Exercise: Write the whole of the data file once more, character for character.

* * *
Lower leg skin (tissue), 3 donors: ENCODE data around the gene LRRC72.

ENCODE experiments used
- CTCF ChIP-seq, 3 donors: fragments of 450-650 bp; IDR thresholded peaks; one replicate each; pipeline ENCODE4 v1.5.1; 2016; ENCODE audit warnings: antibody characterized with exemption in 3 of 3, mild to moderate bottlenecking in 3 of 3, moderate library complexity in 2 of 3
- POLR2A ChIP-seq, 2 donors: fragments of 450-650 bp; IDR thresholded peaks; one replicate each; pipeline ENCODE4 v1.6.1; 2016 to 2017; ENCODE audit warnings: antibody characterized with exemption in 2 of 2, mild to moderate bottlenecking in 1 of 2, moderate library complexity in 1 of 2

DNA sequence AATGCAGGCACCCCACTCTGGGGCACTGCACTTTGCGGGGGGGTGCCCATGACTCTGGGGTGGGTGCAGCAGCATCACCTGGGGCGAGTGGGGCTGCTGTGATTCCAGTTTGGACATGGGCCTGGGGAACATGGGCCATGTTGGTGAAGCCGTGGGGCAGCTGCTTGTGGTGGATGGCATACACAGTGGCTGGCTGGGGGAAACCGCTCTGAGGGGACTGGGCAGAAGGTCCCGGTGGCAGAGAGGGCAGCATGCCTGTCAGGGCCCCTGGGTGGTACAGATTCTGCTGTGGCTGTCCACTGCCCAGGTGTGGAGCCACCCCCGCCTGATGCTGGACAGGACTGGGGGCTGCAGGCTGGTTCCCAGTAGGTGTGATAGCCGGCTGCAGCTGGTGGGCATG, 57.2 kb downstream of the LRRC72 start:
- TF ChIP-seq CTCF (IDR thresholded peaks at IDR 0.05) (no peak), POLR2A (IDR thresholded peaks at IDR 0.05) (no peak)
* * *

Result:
Lower leg skin (tissue), 3 donors: ENCODE data around the gene LRRC72.

ENCODE experiments used
- CTCF ChIP-seq, 3 donors: fragments of 450-650 bp; IDR thresholded peaks; one replicate each; pipeline ENCODE4 v1.5.1; 2016; ENCODE audit warnings: antibody characterized with exemption in 3 of 3, mild to moderate bottlenecking in 3 of 3, moderate library complexity in 2 of 3
- POLR2A ChIP-seq, 2 donors: fragments of 450-650 bp; IDR thresholded peaks; one replicate each; pipeline ENCODE4 v1.6.1; 2016 to 2017; ENCODE audit warnings: antibody characterized with exemption in 2 of 2, mild to moderate bottlenecking in 1 of 2, moderate library complexity in 1 of 2

DNA sequence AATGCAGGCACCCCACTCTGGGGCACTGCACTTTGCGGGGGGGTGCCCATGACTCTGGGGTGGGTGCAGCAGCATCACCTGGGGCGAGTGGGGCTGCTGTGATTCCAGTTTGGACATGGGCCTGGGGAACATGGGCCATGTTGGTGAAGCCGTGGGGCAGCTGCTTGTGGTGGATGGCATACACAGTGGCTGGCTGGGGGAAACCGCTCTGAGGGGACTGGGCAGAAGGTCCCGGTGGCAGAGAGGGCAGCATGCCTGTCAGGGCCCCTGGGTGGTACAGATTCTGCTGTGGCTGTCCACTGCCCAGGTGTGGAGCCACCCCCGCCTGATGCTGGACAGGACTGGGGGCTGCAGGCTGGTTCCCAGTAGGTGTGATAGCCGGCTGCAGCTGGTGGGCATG, 57.2 kb downstream of the LRRC72 start:
- TF ChIP-seq CTCF (IDR thresholded peaks at IDR 0.05) (no peak), POLR2A (IDR thresholded peaks at IDR 0.05) (no peak)